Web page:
'It's an honor': Tolbert reflects on journey to becoming district's first Black principal

Feb. 28—ASHLAND — From poverty to principal, Uriah Tolbert paved the way as he showed what an impoverished Black man could accomplish.

Tolbert, 37, is the first Black principal in the Ashland Independent School District.

The Crabbe Elementary principal and basketball coach said when he was offered the position in 2018 he didn't know he was shattering a glass ceiling by becoming the first African-American to take that administrative position.

"I didn't even know until I was told that when I got the job in 2018. One of my cousins called me and was like 'so proud of you, cuz,'" Tolbert said. "They said, 'Cuz, you are the first one' and I am like, what do you mean? I am thinking at Crabbe for sure."

"It's an honor being the first Black principal and I am proud to embrace that title, knowing the history and segregation," he said. In the early 1960s, C.B. Nuckolls was Principal of Booker T. Washington, an all-Black school in Ashland amidst segregation. The school was not part of the Ashland school system.

A sense of "belonging" and sense of "home" fills Tolbert's body while being in Crabbe's building. He said with his struggles and facing poverty, he overcame them with the help of people; now he is striving to be that individual for Crabbe students.

"I'm a Hillcrest (Bruce Apartments) kid," he said. "I was raised up there after my grandmother passed. I know about the projects and I love how when I come here I can see myself in these kids and I know what it's like to go through a struggle that they are going through. It definitely reminds me of being in elementary school when I was in elementary."

He recalled growing up in poverty.

"I know what it's like to not have a home," he said. "To eat beans and cornbread for days, sometimes no cornbread, I know what it's like to not have sugar in your Kool-Aid.

"I know the struggle of not having food, adequate water and shelter, but my grandmother always made it happen somehow."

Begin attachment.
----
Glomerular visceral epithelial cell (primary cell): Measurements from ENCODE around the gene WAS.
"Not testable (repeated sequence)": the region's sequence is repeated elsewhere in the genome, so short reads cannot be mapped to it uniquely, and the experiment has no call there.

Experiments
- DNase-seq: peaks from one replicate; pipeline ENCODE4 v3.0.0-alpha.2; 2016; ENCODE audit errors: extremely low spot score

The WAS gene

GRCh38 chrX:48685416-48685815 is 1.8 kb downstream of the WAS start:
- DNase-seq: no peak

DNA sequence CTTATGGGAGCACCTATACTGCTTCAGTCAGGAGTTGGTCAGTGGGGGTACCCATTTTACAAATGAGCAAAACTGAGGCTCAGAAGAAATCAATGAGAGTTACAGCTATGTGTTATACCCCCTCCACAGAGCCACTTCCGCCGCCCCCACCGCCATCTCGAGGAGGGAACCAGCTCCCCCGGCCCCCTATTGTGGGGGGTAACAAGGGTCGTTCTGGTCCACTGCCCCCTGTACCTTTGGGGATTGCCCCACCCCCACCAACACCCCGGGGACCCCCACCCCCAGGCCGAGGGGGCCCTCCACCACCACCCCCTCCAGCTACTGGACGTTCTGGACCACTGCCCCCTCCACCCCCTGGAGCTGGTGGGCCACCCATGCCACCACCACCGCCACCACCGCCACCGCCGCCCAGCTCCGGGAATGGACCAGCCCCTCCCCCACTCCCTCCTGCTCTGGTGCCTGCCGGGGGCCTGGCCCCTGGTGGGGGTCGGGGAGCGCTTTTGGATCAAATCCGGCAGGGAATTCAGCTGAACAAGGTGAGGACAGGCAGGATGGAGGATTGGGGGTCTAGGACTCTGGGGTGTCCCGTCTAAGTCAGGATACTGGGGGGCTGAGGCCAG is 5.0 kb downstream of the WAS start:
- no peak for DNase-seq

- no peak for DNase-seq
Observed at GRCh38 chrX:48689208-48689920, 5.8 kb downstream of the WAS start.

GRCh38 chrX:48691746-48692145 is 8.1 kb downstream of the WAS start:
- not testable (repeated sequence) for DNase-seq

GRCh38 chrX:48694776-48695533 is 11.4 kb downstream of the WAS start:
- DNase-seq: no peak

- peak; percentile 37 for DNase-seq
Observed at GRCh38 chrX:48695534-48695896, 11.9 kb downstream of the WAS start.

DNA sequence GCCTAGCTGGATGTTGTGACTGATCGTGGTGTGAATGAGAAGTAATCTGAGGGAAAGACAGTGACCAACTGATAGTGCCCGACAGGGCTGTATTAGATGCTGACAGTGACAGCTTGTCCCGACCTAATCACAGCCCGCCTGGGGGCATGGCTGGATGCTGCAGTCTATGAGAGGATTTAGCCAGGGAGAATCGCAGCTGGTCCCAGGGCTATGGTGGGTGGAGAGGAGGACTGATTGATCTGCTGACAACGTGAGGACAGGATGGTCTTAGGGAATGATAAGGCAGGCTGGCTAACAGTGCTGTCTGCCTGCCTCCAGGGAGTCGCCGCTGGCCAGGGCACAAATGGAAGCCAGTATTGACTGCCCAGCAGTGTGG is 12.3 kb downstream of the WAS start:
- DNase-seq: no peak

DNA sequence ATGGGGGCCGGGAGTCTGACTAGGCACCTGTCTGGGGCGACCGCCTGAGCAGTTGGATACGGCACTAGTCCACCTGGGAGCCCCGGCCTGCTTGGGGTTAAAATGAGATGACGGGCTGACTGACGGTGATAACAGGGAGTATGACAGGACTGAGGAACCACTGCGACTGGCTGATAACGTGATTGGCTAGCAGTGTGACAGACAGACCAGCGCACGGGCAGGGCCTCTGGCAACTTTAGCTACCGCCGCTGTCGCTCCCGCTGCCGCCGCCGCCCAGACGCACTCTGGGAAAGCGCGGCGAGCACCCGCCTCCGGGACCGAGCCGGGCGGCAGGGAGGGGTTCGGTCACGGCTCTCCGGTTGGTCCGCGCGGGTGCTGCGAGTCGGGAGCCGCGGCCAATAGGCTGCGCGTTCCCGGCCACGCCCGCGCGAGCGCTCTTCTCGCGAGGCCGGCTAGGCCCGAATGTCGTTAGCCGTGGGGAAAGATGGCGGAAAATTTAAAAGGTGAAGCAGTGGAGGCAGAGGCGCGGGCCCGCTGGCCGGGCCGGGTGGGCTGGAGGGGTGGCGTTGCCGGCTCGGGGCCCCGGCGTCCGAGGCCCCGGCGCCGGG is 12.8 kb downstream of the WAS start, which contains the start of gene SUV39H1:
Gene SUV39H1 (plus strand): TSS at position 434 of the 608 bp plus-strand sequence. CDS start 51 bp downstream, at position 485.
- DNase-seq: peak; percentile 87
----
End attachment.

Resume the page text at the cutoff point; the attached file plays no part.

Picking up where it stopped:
Tolbert credits Hatcher Elementary for his career success.

"The teachers and the principal there at the time really pushed and embraced me. They took care of me and I wanted to be one to help take care of others," he said.

During his time at Hatcher, he said he was the only Black child in his classes kindergarten through fifth grade.

"We had some bi-racial students as well and classmates, but they weren't Black; we had some Native Americans, Hispanic ... not being able to see a lot of me growing up was also encouragement."

As Principal, Tolbert aims to inspire children of all races and backgrounds to realize they could achieve what he has or reach even higher, he said. His presence gives kids a "sense of hope" and "self-worth."

"Letting my kids here see that, yes this can happen, or that can be me one day ... or I can do anything I want to put my mind to," Tolbert said.

Tolbert left Ashland in 2004 and moved to Richmond, where he attended Eastern Kentucky University. He said it was the "best" decision he ever made.

"It wasn't easy, I was (in that area) for 14 years," he said. "If it wasn't for the people who pushed me from Hatcher from Verity Middle School from Paul G. Blazer High School, I would not be where I am at. I am a man of faith and God put people in my life to help guide and lead me."

Hired as music teacher straight out of student teaching, Tolbert was on his way to make his mark.

From 2010-15, Tolbert was a music teacher at Yates Elementary School in Lexington. During that time, he said he also worked as an interventionist and worked in Behavior Intervention.

He spent one year at Deep Springs Elementary, also in Lexington, after he got word of the school not having a music program.

"When I found that out, I said 'What can I do? Let me come over here and even if it's a club,'" he said.

After teaching at Deep Springs every Friday for the school year, Tolbert said it fueled and prompted the district to hire a music teacher.

"They saw the value," he said.

Tolbert recently led fourth- and fifth-grade Crabbe students on a tour inside of C.B Nuckolls Community Center and Black History Museum — the first Black history museum in northeastern Kentucky.

"Looking at that generation," Tolbert said, "they didn't know about 'colored only' signs on bathrooms and water fountains. They didn't know about how Black and whites could not be together. They didn't know about Dawson Pool and Southside Pool. They didn't know that Blacks couldn't go to Camden Park, but once a year. It was an eye-opener for them."

He expressed the significance of teaching "old wounds" of America's past to not indoctrinate, but to remind people what the country used to be and serve as a reminder to not repeat the same cycle.

"It's not that we are trying to open up old wounds because that is not it," Tolbert said. "We have progressed, we have moved forward. Those that don't study history are doomed to repeat it.

"We all have our own heritage and traditions, we should learn about each other so that way we can come together and respect each other. It's very important to have these kids teach their children later on as well."

Crabbe has a counseling program that is consistent in promoting diversity.

"She teaches every day in the classroom. Once a week everyone gets guidance and she includes it in her curriculum," Tolbert said. "We also have days where we honor diversity, like right now, they are learning about Black history.

"We know that this month is very precious and very important," Tolbert said.

(606) 326-2657 —